The story begins:
Too often, science researchers forget the big picture. They get involved and captivated by their little niche of research, which is a good thing, for the most part! For example, those electrophysiologists and their networks, cognitive scientists and their 'bigger' questions, chemists and their molecules, etc. I, too, am guilty, as I rarely venture outside the realm of what I am researching (though I try), let alone outside neuroscience or some aspects of psychology!
So, I wanted to bring it back to reality (for me, at least) and think of 'The Big Picture' and just appreciate the other areas of neuroscience for a bit that give rise to one of my favorite things to study. For an example, why does behavior captivate me? I first became interested in neuroscience and behavior upon recognizing the seamless integration of behaviors within the central and peripheral nervous system. Such a simple task as stalking prey while simultaneously hunting with a pack of fellow attackers is almost mind-blowing when one cogitates the vast complexity of levels.
The full story is below the pictures.
Let's study all the levels of neuroscience!
|Planning an attack between a pack of 'wolves' is|
not only a behavioral action, but it is also a cognitive
action, as depicted from above... moving forward...
they end up hunting their prey (source)
|updating the behavioral attack theory|
(motor behavior) based on
incoming perceptual information,
like the prey trying to run to the left
|Local connectivity between neurons within|
each of the larger areas, presumably
communicating with each other and
calculating computational outcomes
|some areas involved in|
defensive behaviors that
'trigger' the behaviors
signalling specific information about
'emotion' or 'behavior' ?
|synthesis and release of|
neurotransmitter for electro-
chemical transmission that leads
to communcation between
|molecular form of ion channel that receive|
the neurotransmitter(s) (source)
|what is the chemical structure of neurotransmitters|
and what is the electrical output of such? (source)
Running with the 'hunting your prey in a pack of wolves' example...
On a larger scale, this encompasses not only muscular behaviors, which play out in a wide-range of behavioral repertoires, but also the cognitive actions occurring: working memory, attention, perception, updating of the perception-action cycle, proprioceptive management, balancing despite unconsciously running over a rock in the attackers path, and list goes on....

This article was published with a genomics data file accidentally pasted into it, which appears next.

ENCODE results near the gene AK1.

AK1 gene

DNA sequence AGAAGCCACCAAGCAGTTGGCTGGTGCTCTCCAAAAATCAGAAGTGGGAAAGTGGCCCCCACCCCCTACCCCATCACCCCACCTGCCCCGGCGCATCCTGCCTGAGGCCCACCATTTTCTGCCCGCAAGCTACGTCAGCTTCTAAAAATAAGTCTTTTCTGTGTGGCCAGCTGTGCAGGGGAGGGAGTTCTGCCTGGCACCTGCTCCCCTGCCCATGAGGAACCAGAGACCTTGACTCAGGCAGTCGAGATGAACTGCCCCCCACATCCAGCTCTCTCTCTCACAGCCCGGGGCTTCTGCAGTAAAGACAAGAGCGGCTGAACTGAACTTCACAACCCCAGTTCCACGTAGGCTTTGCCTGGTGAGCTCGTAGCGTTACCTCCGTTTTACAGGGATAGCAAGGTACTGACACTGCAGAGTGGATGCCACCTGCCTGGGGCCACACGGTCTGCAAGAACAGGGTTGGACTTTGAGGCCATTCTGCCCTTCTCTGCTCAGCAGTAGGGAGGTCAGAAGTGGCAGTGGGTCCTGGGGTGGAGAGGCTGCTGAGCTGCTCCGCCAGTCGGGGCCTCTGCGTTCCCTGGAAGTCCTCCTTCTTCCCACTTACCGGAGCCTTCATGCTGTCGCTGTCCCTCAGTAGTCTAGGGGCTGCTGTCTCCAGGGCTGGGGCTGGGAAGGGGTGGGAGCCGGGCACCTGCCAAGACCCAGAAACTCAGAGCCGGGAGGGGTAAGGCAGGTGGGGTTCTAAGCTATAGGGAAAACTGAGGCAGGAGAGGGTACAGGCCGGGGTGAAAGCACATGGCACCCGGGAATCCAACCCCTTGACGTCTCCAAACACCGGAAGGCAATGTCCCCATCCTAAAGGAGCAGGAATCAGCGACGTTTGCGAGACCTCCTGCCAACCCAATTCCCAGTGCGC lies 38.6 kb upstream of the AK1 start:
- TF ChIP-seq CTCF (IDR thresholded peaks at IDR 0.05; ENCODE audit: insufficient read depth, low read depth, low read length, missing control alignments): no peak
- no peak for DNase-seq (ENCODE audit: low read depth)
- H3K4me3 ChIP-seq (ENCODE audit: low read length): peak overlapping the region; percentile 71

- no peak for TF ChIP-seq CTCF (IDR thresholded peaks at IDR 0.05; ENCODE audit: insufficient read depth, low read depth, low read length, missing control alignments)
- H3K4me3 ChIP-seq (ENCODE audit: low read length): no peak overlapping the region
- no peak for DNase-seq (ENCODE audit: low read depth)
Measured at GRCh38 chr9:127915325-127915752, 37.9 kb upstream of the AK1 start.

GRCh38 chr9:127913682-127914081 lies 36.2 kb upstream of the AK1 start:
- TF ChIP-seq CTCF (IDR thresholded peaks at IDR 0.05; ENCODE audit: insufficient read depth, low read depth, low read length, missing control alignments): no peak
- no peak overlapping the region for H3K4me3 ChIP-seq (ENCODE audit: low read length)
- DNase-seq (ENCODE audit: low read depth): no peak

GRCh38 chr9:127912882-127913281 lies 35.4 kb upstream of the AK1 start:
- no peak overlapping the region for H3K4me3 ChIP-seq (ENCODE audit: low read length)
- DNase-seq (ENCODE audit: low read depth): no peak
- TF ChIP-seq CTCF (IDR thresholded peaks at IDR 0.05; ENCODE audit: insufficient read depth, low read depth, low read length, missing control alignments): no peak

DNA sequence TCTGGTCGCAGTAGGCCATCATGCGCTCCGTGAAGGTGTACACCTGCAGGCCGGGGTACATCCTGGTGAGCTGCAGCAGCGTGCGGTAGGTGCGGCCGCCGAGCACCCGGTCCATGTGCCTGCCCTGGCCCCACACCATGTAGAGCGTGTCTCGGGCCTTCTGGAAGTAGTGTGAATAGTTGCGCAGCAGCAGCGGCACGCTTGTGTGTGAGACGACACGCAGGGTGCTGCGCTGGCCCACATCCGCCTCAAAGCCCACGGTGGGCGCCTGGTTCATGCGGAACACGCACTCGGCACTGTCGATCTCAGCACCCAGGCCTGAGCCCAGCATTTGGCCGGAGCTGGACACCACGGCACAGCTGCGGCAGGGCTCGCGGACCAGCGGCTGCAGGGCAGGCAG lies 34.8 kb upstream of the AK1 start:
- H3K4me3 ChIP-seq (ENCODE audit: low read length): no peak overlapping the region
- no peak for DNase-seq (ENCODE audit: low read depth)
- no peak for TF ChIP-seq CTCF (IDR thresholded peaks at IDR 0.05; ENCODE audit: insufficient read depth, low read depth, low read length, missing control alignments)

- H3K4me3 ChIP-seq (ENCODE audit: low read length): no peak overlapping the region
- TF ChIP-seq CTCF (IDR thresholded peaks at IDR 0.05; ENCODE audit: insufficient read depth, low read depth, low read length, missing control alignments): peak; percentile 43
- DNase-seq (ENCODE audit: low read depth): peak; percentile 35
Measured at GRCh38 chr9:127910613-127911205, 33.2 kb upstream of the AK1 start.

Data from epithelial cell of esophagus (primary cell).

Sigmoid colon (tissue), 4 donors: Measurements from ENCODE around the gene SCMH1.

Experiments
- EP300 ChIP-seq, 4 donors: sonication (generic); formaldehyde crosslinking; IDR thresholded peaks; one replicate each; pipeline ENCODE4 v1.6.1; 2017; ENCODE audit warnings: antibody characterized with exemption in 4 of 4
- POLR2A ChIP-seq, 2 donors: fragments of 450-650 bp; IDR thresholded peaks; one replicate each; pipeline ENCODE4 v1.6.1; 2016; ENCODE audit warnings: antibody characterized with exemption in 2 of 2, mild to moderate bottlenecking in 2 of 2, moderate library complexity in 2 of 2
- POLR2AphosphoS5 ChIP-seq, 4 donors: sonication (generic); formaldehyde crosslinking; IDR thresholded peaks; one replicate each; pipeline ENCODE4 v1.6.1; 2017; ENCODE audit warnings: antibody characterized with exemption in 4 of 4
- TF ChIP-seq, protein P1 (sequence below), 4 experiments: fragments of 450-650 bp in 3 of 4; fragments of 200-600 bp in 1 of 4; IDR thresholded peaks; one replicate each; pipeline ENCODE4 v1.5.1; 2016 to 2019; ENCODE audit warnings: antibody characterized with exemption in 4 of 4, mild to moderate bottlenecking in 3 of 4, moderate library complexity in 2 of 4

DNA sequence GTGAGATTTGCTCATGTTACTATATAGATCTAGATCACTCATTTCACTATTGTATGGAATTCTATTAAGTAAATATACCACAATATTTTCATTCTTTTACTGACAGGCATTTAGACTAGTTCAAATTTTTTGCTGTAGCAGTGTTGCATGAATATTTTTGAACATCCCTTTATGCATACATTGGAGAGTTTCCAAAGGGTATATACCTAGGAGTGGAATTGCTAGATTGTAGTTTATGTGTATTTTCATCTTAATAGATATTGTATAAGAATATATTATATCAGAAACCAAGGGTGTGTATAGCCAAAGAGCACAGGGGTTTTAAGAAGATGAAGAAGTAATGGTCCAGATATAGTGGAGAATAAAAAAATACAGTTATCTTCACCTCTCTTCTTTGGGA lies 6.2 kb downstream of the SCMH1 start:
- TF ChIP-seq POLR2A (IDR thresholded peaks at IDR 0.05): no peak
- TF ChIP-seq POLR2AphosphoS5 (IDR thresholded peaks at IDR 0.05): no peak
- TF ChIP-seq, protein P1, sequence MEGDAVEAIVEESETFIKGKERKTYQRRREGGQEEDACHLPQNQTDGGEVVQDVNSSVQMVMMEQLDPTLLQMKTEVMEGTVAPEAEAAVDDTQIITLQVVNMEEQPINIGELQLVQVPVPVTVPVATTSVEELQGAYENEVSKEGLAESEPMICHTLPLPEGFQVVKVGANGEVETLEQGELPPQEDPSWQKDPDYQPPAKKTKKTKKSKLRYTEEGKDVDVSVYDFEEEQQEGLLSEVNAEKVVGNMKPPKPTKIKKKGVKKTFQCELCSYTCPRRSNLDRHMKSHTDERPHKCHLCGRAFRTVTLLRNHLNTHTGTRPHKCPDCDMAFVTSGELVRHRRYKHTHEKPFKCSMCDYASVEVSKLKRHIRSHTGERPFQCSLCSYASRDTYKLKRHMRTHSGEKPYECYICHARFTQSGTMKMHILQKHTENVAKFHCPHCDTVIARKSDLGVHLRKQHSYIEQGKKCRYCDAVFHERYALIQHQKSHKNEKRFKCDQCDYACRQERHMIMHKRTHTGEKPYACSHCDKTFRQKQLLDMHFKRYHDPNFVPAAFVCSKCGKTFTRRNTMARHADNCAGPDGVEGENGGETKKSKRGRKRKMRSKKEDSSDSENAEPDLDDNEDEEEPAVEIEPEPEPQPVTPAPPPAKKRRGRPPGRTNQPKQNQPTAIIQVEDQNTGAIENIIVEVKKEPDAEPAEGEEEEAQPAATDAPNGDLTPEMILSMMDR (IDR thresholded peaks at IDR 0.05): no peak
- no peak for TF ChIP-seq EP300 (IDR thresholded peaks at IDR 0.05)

Even smaller, yet: you have little cluster of neurons receiving and spitting out information, local- and long-range electro-chemical signalling, the oft-forgotten inhibition of circuits.
Even smaller, yet: the diffuse 'spray' of the neurotransmitters to certain other brain regions, the regulation of your breathing so you don't die, washing of blood over your brain and to giving oxygen to highly-active brain regions.
Even smaller, yet: the building of ion channels, the insertion/deletion of channels, the ion channel pumping to help regulate electrical charges, the synthesis of neurotransmitters, or even building an entire new neuron from scratch!
Even smaller, yet: what are the chemical structures of those ion channels, neurotransmitters, proteins, etc.. or, what is the electrical action occurring between neural transmission, when ions flow in and out?
For me, I prefer to think of 'behavior' as in a behavior aimed at doing something.. Not the behavior of walking to the store, yet still fascinating, but the behavior of, say, a mouse running a maze (integrating cognition into behavior), defensive behaviors (integrating emotion into behaviors), or the behavior of people watching a sports game (the integration of mirror neuron system, intentions, beliefs, ... into behaviors).
This is a good post, I think, for students of neuroscience to look at, as it shows all (maybe not all, but most) levels of analysis one can study in the neural sciences.
Have fun with neuroscience and be sure to keep in mind all the different 'things' that are going on at that one particular moment, like when you're reading this!